Saturday, 24 March 2012 17:45

Putting Happiness First, Part 3 (Teaching Tip #65)

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In this Teaching Tip I continue sharing the results of a new initiative I began two weeks ago. The idea was inspired by a TED Talk by Shawn Achor, CEO of Good Think Inc., entitled “The Happy Secret to Better Work.” A central point of this 12-minute presentation is that in our society people tend to believe that we should work hard in order to be happy. Achor suggests that this way of thinking could be backwards. He argues that happiness makes us more productive, creative, and successful. In short, happiness should come first. At the end of his talk, Achor shares some ways for people to focus on the positive aspects of their lives and become happier.

The Monday before last I tried one of his suggestions. At the end of our morning movement warm-up routine, I asked my students to think of three things in their lives for which they are grateful. I gave everyone a minute of quiet think time and then asked for volunteers who were willing to share one or more of their ideas with the class. During that first week students gave a variety of responses, and nobody seemed to have difficulty coming up with three new ideas each day, as I thought they might.

After the first five days of doing this activity, my students and I had each brainstormed fifteen things for which we were grateful. I know that my students are very young (8-9 years old) and that after one week I shouldn’t expect to observe significant changes in their behavior, but I was hoping to see some positive signs, and I really didn’t.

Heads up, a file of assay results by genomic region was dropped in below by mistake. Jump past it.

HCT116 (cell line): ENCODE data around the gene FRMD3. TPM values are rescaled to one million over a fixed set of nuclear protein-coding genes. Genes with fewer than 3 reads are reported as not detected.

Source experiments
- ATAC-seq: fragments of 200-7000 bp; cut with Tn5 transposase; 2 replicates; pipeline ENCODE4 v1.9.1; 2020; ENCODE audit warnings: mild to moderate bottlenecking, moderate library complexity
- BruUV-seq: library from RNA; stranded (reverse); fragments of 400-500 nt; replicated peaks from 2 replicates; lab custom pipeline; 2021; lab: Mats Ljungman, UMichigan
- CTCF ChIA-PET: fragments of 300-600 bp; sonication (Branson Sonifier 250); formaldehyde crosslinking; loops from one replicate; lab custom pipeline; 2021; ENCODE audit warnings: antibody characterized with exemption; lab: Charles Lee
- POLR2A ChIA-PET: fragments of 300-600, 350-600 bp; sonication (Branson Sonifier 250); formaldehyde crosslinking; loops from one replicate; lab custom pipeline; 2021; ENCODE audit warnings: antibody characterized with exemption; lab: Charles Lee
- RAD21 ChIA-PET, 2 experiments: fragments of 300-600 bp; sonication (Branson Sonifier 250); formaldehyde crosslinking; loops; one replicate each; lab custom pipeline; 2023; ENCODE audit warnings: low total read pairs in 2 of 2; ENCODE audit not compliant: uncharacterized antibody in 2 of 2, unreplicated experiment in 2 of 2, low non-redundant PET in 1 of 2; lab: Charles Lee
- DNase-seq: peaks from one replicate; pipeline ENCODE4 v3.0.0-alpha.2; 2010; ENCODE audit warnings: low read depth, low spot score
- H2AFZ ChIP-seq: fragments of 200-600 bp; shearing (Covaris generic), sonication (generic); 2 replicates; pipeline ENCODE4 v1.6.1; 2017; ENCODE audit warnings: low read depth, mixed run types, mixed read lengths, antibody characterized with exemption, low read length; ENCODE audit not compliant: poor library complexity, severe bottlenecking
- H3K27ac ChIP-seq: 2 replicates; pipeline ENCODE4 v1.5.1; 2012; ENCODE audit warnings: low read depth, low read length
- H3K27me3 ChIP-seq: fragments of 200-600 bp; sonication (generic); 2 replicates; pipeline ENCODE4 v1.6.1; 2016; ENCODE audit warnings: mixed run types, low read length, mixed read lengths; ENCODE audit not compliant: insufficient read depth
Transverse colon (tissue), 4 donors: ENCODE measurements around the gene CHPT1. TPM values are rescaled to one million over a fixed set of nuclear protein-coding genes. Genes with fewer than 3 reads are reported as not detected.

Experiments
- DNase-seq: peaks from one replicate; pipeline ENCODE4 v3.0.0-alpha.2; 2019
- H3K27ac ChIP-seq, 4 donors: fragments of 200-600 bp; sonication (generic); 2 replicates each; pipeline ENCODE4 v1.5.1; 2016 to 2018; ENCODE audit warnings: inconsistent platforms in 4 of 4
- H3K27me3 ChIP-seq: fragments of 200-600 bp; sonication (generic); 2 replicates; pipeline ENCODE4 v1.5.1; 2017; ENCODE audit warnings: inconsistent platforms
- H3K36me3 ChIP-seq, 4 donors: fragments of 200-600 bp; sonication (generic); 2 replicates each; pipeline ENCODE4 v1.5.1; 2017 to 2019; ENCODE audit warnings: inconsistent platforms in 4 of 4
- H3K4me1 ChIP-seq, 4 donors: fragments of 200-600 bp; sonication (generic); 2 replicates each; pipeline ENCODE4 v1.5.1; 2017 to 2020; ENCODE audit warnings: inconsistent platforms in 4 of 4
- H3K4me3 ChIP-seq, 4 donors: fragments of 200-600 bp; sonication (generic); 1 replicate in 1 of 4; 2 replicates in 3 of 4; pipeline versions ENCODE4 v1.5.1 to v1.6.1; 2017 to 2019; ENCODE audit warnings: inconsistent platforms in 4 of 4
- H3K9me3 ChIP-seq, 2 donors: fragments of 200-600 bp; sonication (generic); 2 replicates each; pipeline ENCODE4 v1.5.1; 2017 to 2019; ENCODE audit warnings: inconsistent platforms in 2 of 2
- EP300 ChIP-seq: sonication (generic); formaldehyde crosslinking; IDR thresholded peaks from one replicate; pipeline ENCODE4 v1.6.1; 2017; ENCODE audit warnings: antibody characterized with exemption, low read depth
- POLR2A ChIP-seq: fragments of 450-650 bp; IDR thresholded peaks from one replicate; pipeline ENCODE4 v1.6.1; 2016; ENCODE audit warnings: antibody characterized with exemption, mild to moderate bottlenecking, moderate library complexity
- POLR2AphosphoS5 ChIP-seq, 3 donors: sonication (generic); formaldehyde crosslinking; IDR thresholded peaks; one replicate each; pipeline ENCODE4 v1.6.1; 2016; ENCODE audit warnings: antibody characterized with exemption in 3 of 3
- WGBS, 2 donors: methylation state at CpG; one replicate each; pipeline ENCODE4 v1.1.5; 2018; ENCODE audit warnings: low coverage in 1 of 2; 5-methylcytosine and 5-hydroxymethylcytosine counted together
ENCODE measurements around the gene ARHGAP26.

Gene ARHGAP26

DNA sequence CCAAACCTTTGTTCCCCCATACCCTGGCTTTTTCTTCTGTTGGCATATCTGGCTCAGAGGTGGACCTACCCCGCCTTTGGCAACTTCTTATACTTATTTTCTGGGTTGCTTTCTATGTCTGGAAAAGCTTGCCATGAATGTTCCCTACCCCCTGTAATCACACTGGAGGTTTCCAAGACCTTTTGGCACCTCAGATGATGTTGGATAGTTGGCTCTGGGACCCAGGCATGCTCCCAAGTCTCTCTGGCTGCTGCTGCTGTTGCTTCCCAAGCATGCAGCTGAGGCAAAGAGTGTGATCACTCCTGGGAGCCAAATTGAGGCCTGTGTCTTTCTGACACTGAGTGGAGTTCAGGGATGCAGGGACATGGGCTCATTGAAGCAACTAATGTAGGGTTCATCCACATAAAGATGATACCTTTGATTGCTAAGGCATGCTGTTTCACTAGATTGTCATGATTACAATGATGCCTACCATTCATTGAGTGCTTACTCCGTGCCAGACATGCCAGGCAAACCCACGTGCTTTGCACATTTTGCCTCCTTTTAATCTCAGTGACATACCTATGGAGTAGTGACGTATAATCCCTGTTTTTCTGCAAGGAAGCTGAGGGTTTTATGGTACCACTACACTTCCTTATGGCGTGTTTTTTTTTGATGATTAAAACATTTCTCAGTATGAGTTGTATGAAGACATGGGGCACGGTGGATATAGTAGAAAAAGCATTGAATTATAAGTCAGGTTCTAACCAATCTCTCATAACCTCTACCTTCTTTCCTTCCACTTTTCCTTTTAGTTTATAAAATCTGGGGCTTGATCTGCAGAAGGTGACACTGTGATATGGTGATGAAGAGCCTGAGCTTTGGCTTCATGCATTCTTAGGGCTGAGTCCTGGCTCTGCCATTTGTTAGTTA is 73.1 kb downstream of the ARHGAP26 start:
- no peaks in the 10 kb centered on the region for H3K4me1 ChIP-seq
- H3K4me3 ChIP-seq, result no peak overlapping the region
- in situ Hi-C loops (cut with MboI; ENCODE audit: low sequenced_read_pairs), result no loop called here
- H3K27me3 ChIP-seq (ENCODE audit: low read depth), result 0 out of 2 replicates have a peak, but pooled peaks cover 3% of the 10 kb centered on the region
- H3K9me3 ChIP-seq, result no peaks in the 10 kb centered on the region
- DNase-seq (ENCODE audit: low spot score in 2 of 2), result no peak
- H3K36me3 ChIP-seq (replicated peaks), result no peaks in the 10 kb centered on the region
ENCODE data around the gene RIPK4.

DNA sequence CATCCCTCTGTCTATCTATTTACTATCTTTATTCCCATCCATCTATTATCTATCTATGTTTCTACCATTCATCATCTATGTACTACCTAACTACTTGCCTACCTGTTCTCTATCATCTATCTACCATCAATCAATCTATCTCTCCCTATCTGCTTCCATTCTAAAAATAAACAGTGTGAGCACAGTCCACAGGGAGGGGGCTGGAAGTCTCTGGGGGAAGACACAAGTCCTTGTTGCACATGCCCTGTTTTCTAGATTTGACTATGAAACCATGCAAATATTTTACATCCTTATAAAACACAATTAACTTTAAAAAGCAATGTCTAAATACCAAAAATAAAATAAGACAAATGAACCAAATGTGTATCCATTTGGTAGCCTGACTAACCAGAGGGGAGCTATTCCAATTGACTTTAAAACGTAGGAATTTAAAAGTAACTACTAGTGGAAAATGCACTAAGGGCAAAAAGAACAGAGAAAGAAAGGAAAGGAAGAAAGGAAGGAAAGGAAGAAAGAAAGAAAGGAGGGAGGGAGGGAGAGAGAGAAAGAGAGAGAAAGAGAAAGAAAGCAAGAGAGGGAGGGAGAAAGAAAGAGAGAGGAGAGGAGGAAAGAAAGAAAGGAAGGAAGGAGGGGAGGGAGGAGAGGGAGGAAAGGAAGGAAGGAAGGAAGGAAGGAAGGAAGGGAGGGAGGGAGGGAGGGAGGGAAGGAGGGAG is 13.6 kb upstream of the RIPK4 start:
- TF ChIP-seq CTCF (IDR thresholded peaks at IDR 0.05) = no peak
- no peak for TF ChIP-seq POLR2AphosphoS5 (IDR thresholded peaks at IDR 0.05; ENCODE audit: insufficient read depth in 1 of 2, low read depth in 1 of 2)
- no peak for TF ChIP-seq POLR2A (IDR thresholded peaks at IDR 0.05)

This past week, however, positive signs began to emerge. One student, in particular, who has a tendency of pouting and complaining when things don’t go her way, stopped complaining. Of course, I can’t know for sure whether this activity caused this change in behavior, but it is certainly possible that it played a role.

There are three “teaching moves” I made that I believe yielded benefits. First, when I introduced the activity each morning, I started by announcing the “day number” and the number of ideas we had generated thus far. This past Friday, for example, I said that it was our tenth day and that we were thinking of our 28th, 29th, and 30th things for which we were grateful. That resonated with the kids, and I think they realized to a greater degree how fortunate we all are when we can think of that many positive things in our lives.

Second, on Wednesday morning, I told the kids that I was at a concert the night before and realized how happy I was to see one of my favorite bands. Right at that moment, I thought of three things about that night that made me feel grateful and I was excited to share them the next day in class. When the kids heard that I planned my list the night before, they seemed to like that, and they came in the next couple days with great ideas.

Finally, anytime during the week when I met one-on-one with a student who seemed to be sad or lacking confidence, I didn’t start talking with them about the task at hand right away. Instead, I first asked them to tell me their three things from that morning. Doing that seemed to bolster their spirits, and then we could address the school work.

I want to close by sharing some of the ideas mentioned during the week. My students were grateful for: art, pets, the protection offered by police officers and firefighters, surgeons, trees, technology, the Sun, a warm bed, medicines, the library, grocery stores, beds, tools, an efficient math system, and electronics.

I’m looking forward to week 3 on Monday.

New Teaching Tips appear every Sunday of the school year.